The parliament of Denmark has approved plans for 6 GW of offshore wind capacity across two energy islands and a new wind farm. One of the islands will be artificially built in the North Sea, and both will act as bases for energy development.
The plan includes legislation for the construction of a 1GW wind farm off the coast of Hesselø, a small island north-west of the Danish Straits surrounding Copenhagen. The artificial island will lie in the North Sea, connected to the Netherlands. The other will centre around Bornholm, a Danish island in the Baltic Sea, with plans to potentially connect the island to Poland in the future. The Danish government is likely to open negotiations with the countries as well.
Both energy islands could be further expanded in future, but the developments will mean Denmark can generate a large portion of its current power demand with offshore wind.
The plan is part of a coronavirus recovery stimulus originally outlined in May 2020, but the agreed capacity exceeds the targets laid out. It includes $58 million of investment in carbon capture and green fuels per year. This includes support of biogas and power-to-X technologies, which capture energy as substances such as hydrogen.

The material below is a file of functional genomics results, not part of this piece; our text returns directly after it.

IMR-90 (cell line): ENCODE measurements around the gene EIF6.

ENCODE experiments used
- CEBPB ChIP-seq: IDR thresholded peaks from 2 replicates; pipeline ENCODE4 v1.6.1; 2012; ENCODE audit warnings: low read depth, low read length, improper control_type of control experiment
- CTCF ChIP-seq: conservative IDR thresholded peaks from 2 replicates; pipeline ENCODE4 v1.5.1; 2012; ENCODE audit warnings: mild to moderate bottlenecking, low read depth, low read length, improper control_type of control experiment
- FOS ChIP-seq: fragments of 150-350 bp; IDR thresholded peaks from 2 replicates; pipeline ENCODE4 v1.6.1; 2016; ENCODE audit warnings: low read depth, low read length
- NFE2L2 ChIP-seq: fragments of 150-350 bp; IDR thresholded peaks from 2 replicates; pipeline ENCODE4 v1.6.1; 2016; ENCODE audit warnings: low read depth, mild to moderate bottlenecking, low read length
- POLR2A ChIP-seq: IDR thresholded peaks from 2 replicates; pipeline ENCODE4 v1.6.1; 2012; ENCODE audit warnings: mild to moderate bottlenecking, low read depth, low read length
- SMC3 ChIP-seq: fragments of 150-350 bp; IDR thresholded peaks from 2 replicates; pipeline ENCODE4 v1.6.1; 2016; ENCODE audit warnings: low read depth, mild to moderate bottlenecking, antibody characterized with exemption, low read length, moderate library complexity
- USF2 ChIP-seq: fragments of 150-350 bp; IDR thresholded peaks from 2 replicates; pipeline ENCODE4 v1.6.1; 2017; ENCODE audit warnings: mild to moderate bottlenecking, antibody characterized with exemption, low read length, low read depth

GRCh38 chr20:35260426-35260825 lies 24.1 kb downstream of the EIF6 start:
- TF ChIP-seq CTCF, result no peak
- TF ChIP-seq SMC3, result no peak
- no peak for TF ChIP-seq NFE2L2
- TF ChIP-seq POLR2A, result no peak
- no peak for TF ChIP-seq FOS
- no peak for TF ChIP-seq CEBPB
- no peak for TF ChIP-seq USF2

For heating, the agreement aims to phase out oil and gas boilers, replacing them with heat pumps and district heating. The government plans to redistribute heating taxes to support this, as well as larger tax reforms to incentivise renewables over fossil fuels.
REGlobal’s views: For many countries across the world, Covid crisis has become an opportunity to reset the economy, introduce green infrastructure, and launch sustainable stimulus packages focused on clean energy technologies. Denmark’s move is a testimony to the fact that green stimulus spending could help create energy-related jobs, boost economic growth, improve sustainability and build resilience to future shocks.